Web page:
Perhaps a wee bit off-topic; but that photo sure is distracting!

flea
07-26-2013, 07:50 PM
The list begins with wade in 06 in my mind....but I like Duncan 03 too(24 pts 17rebs 5 blks 5 ast) the numbers are crazy. I just like wade more becuase he was down 2-0 and 13pts down in the 4th game 3 and then put them on his back for 4 in a row. But yea Duncan 03 is great.

Wade had help from his non-team members in his win. That finals might have been worse than when the Kings got gypped.

Pablonovi
07-26-2013, 07:55 PM
You also got to remember that back in the 60s there were 10 teams in the league and 3 rounds in the playoffs. Each team was filled with great players. I don’t think it’s fair to put guys like Wilt and Russell on the list, even though they were the best of that era, but guys like Wade and Dirk and MJ had 28-30 teams 4 playoff rounds different rules.

Thanx for your thoughts. I strongly disagree with you; please consider my reasoning; as far as I know I have a unique position on how to evaluate different decades (I may only have lurked here at PSD NBA for 2 years); but I read Sports Illustrated for decades; and have reads (heard/watched) tons of other mags/sites/tape/radio/video....; with THE specific aim of getting the best understanding of this question possible:

1) THERE WILL NEVER BE REAL, SIGNIFICANT AGREEMENT AMONGST ANY SIZEABLE % OF NBA-FANS as long as rankings are based on the supposed superiority of one/some decade(s) over other(s). For every argument that seems reasonable (thus discounting surely whack-o ideas); there is/are an equal number of very valid arguments against it/them.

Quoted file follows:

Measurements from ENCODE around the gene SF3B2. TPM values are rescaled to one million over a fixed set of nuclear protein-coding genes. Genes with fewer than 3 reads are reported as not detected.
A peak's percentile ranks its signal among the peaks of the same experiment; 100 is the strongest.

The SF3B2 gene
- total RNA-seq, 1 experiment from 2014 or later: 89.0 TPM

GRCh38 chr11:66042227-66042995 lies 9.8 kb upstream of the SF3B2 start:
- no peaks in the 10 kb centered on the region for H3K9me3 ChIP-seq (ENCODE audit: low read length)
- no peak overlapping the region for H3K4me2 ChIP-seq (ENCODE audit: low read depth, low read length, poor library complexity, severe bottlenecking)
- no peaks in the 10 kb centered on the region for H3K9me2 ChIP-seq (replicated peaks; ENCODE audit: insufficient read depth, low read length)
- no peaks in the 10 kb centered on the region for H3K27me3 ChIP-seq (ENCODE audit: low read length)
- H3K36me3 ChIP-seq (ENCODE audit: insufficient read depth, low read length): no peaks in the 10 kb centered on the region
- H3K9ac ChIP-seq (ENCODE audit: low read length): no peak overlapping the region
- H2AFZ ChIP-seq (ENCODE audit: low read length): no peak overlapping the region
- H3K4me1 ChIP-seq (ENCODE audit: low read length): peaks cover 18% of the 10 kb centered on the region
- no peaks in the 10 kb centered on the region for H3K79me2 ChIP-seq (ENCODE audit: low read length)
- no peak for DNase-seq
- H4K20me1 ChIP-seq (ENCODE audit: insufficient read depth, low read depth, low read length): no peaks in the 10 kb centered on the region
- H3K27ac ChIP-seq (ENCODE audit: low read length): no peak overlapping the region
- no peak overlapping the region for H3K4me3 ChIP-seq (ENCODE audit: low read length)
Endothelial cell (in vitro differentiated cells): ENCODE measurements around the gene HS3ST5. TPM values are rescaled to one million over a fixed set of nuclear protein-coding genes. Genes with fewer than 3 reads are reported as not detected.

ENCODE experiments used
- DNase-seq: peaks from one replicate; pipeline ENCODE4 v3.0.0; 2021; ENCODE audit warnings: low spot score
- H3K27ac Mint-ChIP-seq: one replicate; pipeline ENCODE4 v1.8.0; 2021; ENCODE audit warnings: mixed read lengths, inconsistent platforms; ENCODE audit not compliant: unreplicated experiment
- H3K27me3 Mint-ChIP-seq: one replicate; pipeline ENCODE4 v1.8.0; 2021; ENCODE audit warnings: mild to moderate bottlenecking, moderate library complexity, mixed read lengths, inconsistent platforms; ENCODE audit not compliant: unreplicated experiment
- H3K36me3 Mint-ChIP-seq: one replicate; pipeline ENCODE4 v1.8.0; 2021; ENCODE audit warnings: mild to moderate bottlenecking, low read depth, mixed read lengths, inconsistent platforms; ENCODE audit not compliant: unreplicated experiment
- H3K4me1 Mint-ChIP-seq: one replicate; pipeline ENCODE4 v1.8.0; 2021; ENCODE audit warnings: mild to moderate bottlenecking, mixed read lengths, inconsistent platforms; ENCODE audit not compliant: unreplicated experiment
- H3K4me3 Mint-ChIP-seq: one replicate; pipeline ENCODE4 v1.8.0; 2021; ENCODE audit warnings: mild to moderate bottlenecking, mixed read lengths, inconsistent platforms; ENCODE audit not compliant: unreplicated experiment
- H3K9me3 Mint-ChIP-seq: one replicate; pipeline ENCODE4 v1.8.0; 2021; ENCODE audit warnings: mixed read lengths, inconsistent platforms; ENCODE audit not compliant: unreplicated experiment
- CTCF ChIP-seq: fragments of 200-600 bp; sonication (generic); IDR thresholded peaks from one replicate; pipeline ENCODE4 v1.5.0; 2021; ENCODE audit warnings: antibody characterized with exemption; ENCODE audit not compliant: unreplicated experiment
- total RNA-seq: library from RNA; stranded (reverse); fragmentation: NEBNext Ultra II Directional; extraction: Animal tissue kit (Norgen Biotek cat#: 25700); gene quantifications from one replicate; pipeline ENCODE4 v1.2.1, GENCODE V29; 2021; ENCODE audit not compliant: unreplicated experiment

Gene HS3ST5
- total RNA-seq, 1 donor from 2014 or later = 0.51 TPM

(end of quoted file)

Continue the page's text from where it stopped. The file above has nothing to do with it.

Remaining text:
2) just one example: ATHLETES TODAY ARE BETTER THAN BEFORE. Think what future NBA fans are going to say? They're gonna say (absent some Earth-wide nuclear-type disaster; or some such that sets-back human health hugely), "ATHLETES TODAY ARE BETTER THAN BEFORE". Sound familiar. I said the same thing back in the late 50s (comparing those greats to the late 40's players; actually my dad DID say this; I had to agree, he know way more than me then). So, anybody who wants to claim that THIS ONE THING is THE DECIDING FACTOR - is gonna get plenty bitter 15 or more years from now; when most of the greats will be like LeBron physically. See what I mean? More teams, less playoff rounds, ABA, watered-down due to expansion, better defense then/now, better/worse rules, more/less great players, ... you name it EVERY SINGLE CRITERIA EXCEPT ONE DOES/WILL AND CAN ONLY DIVIDE US (for ever). Thus:

THE ONLY FAIR WAY TO COMPARE NBA DECADES IS TO TREAT THEM AS EQUALS !!!
So, the 50s = 60s = 70s = 80s = 90s = 2000s.

The late 1940's are a special case for two reasons: